Every morning I have a big glass of news with breakfast and then snack throughout the day. It’s a lifelong habit learned from watching the incomparable Walter Cronkite every night with my folks. Now I watch with our 8-year-old. I’m not sure if he got the bug from me or just from being restlessly curious about everything happening in the world. One night, at dinner, he said, “Can we watch the news tonight?”, and we haven’t stopped since.
It’s not easy watching the news these days with an 8-year-old. You have to keep the remote handy and be prepared for lots of questions, because the news can be both complicated and, at times, inappropriate. But at least the national news always ends with an uplifting example of people doing the right thing for the world.
A few days back, Brian Williams led off a story about a fight in Maine over a new drug that could save victims of overdoses. The Legislature approved making it available to parents and public safety officials, and the governor vetoed it. We don’t often get Maine coverage on the national news, so naturally we both sat up straight, even though I could see that the little guy didn’t know what drugs and overdoses were.
The story made me remember my dear old friend Joel, who was found lifeless one morning in a tenement stairwell, dead from a heroin overdose. He had so much life and love and promise, and it was all suddenly gone, and I still miss him. Joel slowly stumbled toward the cold precipice of drug abuse, staring into the darkness below, and then fell.
Suddenly the screen was filled with the agitated bulldog face of Gov. LePage lambasting the drug as somehow encouraging future drug abuse, as though overdoses are a rational decision that addicts make. Nobody who understands the issue agreed and the NBC reporter quizzing LePage strained to contain both her shock and amusement.
All of which got me to wondering, again, what kind of man would constantly offer hair-brained, fact-free opinions as though they’re settled facts. And just how much damage this governor has done to our national image as a wholesome, small-town state. Some of that damage will go away in November, with a new governor, but some of it will take time to repair.
The little guy wanted to know why every time he sees the governor on TV, he seems to be mad at everyone and against everything. “Is he a bully?,” he asked me. “I don’t know,” I said. “He just feels he’s right about everything and he doesn’t like people who disagree with him.’
Like parents across the state, we’re trying to teach our son how to respect people who are different, even when they disagree with you. We want him to learn that losing an argument, even when you’re right, is better than winning one when you’re wrong. With his teachers and coaches and his larger family, we’re showing him how to settle arguments without calling people names or yelling. But there we were watching our governor wagging his finger, stomping his feet and looking just like the classic bully on the playground.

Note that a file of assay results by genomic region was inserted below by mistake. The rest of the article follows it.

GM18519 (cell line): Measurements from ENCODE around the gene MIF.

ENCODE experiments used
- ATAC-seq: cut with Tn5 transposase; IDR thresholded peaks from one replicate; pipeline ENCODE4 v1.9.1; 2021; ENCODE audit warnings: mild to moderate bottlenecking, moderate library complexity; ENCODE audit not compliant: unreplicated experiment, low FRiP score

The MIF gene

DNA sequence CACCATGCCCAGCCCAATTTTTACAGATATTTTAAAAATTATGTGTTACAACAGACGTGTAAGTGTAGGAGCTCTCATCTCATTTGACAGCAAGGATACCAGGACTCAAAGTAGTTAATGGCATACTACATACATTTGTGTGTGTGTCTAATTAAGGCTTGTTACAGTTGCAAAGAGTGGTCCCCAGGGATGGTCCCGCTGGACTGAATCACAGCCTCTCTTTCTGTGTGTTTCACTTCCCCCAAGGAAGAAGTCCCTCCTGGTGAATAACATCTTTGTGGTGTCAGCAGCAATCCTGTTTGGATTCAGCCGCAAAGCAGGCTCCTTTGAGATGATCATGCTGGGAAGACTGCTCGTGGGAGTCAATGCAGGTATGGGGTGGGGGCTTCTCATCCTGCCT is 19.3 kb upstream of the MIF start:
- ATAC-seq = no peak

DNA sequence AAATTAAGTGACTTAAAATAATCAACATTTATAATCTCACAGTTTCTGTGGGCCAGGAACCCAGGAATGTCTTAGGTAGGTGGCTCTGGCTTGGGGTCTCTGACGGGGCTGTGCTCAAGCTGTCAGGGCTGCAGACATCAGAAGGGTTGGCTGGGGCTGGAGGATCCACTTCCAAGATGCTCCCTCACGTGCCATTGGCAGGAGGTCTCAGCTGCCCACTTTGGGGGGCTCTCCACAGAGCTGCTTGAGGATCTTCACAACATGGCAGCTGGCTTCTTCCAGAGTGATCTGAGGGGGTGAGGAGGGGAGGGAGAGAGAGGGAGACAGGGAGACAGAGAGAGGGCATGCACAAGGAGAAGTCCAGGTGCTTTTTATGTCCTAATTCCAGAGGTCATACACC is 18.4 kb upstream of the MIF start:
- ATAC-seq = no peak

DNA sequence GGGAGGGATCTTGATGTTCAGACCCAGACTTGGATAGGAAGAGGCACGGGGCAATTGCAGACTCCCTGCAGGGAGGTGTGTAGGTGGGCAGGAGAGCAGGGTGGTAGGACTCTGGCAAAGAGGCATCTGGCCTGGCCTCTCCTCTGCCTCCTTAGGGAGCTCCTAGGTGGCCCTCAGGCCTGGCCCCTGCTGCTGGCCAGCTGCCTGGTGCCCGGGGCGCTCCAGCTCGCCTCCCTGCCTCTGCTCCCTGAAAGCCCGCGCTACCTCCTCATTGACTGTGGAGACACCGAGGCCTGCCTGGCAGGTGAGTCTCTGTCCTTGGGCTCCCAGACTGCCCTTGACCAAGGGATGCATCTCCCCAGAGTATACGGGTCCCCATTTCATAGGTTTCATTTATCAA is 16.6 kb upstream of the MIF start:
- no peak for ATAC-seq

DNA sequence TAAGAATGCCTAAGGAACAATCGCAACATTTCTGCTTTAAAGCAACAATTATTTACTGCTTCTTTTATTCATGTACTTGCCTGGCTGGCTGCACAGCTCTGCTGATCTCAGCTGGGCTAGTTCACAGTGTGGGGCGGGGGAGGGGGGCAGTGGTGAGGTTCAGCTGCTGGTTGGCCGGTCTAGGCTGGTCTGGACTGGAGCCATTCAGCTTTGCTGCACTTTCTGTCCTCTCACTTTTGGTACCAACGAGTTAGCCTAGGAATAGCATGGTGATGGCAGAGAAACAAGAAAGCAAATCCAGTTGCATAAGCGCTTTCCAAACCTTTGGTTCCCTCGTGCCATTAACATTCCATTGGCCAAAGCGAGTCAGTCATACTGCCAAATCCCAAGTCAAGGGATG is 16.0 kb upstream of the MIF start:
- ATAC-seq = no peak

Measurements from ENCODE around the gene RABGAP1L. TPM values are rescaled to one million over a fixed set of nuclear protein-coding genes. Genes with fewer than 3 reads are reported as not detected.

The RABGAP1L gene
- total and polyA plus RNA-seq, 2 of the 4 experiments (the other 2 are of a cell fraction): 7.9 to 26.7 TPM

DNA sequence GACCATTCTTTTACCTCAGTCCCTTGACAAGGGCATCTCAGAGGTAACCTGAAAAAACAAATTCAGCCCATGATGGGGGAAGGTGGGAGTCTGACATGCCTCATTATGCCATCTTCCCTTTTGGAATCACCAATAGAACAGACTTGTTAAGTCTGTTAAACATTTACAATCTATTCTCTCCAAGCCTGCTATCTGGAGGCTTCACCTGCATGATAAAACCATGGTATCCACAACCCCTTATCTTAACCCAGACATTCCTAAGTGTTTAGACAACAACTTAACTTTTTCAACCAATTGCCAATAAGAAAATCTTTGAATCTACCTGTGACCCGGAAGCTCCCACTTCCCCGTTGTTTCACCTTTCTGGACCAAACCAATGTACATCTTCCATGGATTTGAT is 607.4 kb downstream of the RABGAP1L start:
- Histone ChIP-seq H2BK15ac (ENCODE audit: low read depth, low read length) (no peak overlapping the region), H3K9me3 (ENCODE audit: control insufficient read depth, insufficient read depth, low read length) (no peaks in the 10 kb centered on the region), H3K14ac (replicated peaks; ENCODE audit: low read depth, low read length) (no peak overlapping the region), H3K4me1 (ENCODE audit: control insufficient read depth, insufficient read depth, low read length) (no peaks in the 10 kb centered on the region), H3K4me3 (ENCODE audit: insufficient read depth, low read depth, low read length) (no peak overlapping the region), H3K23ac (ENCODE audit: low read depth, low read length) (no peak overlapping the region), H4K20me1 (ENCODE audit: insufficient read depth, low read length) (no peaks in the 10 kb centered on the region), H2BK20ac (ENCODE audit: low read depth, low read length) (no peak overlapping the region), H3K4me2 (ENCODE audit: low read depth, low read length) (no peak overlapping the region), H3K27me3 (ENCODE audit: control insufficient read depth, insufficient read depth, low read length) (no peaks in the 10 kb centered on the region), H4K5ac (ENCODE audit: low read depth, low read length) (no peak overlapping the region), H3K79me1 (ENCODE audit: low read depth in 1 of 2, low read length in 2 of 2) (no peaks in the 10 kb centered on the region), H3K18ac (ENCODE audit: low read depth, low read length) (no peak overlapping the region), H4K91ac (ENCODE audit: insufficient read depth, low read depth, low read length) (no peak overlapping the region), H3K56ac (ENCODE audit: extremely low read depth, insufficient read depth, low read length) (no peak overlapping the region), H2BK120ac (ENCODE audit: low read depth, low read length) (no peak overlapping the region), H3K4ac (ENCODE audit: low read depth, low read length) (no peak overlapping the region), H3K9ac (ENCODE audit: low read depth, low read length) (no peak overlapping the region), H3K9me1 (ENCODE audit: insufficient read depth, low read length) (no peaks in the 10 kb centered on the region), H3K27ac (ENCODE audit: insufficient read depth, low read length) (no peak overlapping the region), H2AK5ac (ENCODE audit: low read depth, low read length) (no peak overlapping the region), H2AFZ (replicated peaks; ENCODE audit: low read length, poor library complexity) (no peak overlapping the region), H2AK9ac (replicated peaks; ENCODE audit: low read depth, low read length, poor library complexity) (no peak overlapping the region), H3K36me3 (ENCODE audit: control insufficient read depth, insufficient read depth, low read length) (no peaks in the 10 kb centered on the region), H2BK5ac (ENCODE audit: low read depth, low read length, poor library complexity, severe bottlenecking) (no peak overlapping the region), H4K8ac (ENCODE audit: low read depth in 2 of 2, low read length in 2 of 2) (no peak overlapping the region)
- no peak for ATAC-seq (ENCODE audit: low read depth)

Whatever part of Maine you live in and whatever your political beliefs, Maine was embarrassed last week on national television, and it wasn’t the first time. As many as 10 million people watched the same news segment, and they are among the most informed and influential of Americans. As anyone who travels the country knows, the damage to Maine’s brand is widespread, as people constantly ask: “What happened in Maine?”
Power does funny things to people. It can make good people rise higher and expose all the internal conflicts that trouble others. For those with anger or emotional issues, power is exactly the drug they — and everyone around them — should most avoid.
I didn’t want to say it to our son, but the small-town bully has become the state’s embarassment. We may never fully appreciate the damage that LePage has done to Maine’s brand until after this circus has left town and we can tackle the barn’s stalls with strong shovels and firm brooms.
LePage may be a good person, as some of my friends say. But he seems to have gotten stuck in some distant anger from his past. Until that changes in November, it’s probably best to keep your hands on the remote when the kids are around.
Alan Caron, a Waterville native, is the president of Envision Maine, a nonprofit organization working to promote Maine’s next economy and the co-author of an upcoming book called Maine’s Next Economy. He can be reached at: [email protected]